This course offers a cross-disciplinary approach to the study of environmental management, policy, the circular economy, sustainability and sustainable development in both developed and developing countries.
The course began in 1992, hot on the heels of the Rio Earth Summit that brought to light sustainable development, climate change and biodiversity as issues of national and international concern. You’ll learn about major environmental issues and the circular economy. You'll understand the methods in which environmental considerations and climate change are used in development and planning decisions. You'll be expected to probe, for example, strategies and policy options for achieving sustainable development without increasing the ecological footprint of economic activities.
The Department has strong links with Malawi. Professor Bob Kalin takes students to Malawi every year for their dissertation/project. This is mainly offered to the students in the MSc in Hydrogeology but there is the potential for students from this MSc to also take part.
There’s a strong demand for graduates with skills in environmental management, circular economy and policy-making. We’ve seen our graduates capitalise on a wide range of employment within the private, public and voluntary sectors.
We're looking for students from all backgrounds, including:
You'll be able to select class options from a wide range of subjects to suit your background.
This course has the circular economy at its heart. Starting in session 2017-18, a new class on the circular economy will be compulsory for students who register for this MSc.
As part of the class Independent Study in Collaboration with Industry, you can apply to work with industry projects. One of the projects is the Carbon Clinic. This is an innovative collaborative project between the Carbon Trust and the University. It aims to provide support to small and medium-sized enterprises (SMEs) to reduce their carbon footprint and give you practical experience on environmental responsibilities within a business.
Our £6 million state-of-the-art laboratory facilities are well-equipped with high-technological instrumentation and available space to investigate:
You'll benefit from this innovative initiative which encourages students and researchers to carry out projects that aim to work towards the enhancement of the university’s sustainability. Check out some of our students’ projects and dissertations.
This degree is accredited as meeting the requirements for Further Learning for a Chartered Engineer (CEng) for candidates who have already acquired a partial CEng accredited undergraduate first degree.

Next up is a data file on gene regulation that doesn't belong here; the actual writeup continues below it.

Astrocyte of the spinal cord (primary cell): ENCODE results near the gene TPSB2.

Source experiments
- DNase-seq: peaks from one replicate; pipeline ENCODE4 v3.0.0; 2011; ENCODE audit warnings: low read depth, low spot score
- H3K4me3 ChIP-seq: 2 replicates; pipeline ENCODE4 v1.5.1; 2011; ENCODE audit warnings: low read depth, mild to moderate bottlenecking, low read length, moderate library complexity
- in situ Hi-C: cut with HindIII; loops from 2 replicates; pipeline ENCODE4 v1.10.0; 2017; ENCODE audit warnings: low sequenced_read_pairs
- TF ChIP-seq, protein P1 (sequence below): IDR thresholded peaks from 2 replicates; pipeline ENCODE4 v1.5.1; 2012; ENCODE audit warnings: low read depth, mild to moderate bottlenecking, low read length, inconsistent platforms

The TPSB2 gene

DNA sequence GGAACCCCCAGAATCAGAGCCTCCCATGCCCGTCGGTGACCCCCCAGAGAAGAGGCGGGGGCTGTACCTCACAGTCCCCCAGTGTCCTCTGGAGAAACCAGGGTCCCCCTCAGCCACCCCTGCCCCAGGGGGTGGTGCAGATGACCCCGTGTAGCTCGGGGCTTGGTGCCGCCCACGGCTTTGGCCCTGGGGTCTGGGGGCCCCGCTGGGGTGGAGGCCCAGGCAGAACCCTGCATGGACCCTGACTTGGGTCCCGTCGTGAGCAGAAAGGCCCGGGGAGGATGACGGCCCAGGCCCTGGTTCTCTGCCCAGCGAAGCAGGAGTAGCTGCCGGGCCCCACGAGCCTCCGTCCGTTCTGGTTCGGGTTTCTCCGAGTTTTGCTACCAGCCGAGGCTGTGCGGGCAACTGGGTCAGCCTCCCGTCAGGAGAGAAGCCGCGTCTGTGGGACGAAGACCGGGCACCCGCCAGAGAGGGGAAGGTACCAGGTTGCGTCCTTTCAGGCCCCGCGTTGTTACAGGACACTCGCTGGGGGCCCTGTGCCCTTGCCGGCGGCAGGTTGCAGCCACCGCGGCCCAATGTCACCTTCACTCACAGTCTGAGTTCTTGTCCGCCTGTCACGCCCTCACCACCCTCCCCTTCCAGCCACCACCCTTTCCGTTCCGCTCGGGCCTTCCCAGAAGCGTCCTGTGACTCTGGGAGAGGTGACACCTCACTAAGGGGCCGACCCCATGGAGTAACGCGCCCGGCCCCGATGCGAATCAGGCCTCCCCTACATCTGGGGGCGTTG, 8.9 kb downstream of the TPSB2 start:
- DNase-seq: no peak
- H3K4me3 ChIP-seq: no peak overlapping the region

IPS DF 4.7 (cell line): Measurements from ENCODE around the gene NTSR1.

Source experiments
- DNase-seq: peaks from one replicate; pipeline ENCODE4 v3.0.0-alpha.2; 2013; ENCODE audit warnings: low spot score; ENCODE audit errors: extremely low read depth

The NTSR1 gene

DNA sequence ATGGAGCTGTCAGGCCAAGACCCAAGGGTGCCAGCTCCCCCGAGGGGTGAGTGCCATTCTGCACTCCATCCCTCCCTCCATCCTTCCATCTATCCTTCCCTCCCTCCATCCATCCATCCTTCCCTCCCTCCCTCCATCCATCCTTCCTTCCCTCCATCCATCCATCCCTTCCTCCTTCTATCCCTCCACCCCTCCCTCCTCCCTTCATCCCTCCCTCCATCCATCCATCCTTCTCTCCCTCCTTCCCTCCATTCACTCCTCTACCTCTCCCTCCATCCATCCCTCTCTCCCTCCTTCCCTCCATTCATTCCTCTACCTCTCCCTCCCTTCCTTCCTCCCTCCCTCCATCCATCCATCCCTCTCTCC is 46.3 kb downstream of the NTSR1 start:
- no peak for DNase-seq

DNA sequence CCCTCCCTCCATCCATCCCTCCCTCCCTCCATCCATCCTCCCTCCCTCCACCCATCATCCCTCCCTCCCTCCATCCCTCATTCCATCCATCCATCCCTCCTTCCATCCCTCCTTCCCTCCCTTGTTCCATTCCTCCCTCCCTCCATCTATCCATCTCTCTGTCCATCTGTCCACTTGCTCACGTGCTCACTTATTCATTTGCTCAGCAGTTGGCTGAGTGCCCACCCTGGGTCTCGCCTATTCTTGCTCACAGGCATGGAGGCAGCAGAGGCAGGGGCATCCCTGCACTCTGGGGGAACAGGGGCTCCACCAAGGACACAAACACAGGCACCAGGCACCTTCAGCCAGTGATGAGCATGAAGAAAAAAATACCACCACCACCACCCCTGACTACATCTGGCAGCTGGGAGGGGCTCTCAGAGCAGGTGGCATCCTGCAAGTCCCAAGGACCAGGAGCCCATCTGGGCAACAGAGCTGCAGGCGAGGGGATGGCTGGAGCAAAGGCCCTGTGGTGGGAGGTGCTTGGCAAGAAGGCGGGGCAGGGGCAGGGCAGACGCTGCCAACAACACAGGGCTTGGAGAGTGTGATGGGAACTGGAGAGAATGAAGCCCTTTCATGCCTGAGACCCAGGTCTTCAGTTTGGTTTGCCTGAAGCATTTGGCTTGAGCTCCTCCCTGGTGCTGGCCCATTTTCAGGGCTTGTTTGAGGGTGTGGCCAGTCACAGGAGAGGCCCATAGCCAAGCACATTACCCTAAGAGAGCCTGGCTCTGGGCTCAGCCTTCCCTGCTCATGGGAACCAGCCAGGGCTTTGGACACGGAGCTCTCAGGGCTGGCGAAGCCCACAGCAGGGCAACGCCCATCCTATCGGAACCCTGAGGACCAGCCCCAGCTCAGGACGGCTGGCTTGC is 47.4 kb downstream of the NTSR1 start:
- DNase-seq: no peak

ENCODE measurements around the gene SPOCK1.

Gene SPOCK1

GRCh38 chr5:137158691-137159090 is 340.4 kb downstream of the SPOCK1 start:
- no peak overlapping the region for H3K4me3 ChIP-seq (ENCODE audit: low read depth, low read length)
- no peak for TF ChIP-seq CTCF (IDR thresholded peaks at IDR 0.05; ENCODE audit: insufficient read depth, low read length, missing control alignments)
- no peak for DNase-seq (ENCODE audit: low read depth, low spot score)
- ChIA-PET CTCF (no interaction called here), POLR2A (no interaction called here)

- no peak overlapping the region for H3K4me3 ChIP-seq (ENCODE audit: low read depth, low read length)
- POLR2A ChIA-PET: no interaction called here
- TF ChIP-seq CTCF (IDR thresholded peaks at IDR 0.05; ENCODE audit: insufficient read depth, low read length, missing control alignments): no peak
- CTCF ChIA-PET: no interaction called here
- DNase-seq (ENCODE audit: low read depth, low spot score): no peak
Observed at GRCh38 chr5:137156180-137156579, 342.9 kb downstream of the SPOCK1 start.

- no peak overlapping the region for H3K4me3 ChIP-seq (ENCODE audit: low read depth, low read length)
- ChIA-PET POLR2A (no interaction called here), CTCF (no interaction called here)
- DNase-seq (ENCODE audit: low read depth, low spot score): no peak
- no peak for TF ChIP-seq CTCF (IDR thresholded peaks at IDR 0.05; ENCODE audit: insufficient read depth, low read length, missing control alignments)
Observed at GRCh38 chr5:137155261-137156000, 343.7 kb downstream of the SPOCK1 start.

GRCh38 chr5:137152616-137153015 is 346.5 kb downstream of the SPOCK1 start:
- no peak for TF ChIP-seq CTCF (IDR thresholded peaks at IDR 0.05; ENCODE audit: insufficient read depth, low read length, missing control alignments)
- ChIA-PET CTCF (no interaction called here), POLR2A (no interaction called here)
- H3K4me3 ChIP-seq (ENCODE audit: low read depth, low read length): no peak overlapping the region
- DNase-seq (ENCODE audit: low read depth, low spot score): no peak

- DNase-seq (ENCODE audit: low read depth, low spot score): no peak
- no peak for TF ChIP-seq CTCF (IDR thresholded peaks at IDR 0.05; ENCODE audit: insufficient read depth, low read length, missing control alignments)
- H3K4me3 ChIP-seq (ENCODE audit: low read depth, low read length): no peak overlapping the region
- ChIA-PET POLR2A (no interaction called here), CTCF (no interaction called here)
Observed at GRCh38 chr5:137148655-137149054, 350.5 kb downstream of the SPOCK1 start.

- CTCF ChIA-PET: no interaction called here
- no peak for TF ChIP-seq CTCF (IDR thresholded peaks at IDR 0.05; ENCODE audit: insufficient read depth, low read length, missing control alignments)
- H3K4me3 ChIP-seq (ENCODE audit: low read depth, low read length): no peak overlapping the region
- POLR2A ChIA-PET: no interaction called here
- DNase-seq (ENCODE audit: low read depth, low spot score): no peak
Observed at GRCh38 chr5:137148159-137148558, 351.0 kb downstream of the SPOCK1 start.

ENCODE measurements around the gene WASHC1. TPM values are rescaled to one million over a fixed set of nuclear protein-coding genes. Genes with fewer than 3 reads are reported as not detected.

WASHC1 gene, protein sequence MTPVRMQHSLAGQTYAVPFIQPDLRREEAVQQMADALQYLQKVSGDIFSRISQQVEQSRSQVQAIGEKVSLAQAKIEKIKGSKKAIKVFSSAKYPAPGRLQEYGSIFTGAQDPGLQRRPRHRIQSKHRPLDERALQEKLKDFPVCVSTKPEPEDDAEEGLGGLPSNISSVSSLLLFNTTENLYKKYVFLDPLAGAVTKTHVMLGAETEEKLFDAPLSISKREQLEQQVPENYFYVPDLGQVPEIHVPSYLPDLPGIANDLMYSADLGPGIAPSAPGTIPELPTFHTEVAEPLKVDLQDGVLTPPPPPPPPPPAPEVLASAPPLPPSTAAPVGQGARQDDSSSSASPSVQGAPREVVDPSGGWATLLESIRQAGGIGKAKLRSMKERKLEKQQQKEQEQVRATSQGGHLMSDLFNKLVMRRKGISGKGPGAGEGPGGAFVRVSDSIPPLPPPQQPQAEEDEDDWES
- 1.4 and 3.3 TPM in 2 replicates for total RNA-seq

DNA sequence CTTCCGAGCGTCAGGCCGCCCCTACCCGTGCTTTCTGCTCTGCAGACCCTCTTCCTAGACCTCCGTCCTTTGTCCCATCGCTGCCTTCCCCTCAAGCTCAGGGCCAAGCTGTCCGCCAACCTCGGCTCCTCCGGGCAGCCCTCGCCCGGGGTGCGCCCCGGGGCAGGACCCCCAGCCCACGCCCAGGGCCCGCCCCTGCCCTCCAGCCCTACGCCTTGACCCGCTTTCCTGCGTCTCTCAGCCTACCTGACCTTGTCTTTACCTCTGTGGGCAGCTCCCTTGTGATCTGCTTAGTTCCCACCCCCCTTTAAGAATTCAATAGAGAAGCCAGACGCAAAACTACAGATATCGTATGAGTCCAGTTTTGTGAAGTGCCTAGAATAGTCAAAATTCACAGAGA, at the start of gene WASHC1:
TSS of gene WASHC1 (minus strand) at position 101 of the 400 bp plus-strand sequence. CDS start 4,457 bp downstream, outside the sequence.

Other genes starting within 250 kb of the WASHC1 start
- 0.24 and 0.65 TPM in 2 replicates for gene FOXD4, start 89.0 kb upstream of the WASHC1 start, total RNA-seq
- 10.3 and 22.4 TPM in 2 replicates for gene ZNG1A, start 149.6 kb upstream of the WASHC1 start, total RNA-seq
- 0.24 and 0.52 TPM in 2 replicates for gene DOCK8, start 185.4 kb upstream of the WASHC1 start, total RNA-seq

For further information, visit the Joint Board of Moderators website.
Home students can also choose to study through Flexible Learning. This is initially a non-graduating route. You register for one module at a time and have the option to build up credits eventually leading to a Postgraduate Certificate, Postgraduate Diploma or MSc. You can take up to five years to achieve the qualification.
This option is popular with students in employment, who may wish to undertake modules for Continuing Professional Development purposes.
Home students who do not meet the normal MSc entry requirements for this programme are welcome to apply through the Flexible Learning route.
The MSc involves a curriculum of three core classes and a very wide range of optional classes. Each module is taught two to three hours per week over eight to 11 weeks.
In addition, you'll also undertake a dissertation between June and August. Progress to the dissertation is dependent on performance in the instructional modules.
After graduation, many of our graduates get an Associate membership of IEMA (Institute of Environmental Management & Assessment) by doing the online exam. Becoming an Associate member of IEMA allows you to use the AIEMA suffix after your name — a way to prove to employers, clients and colleagues that you’re on the great career path that the MSc has given you.
Most of our students also become members of the IAIA (International Association for Impact Assessment) as the University offers a bulk discount membership for students. The IAIA launched IAIA Work Experience Program in 2017, which is only available to IAIA members (including student members). This innovative programme allows members who complete specific projects of benefit to the IAIA to be recognised through:
This programme enhances the professional capacity of our students who take on a project; gaining skills that are complementary to the MSc programme.
There’s a strong demand for graduates with environmental management and policy making skills. As a graduate, you may find yourself in a range of positions in:
Job titles include:
The University of Strathclyde can endorse graduates on a visa that allows them to engage in business. The is for international students who have an innovative business idea and want to work in the UK (initial permission to stay of 12 months, with a possible extension of 12 months if suitable progress is made). The Strathclyde Entrepreneurial Network (SEN) can give support and guidance to help you develop your business idea.
Visit the Sustainability & Environmental Studies MSc page on the University of Strathclyde website for more details!
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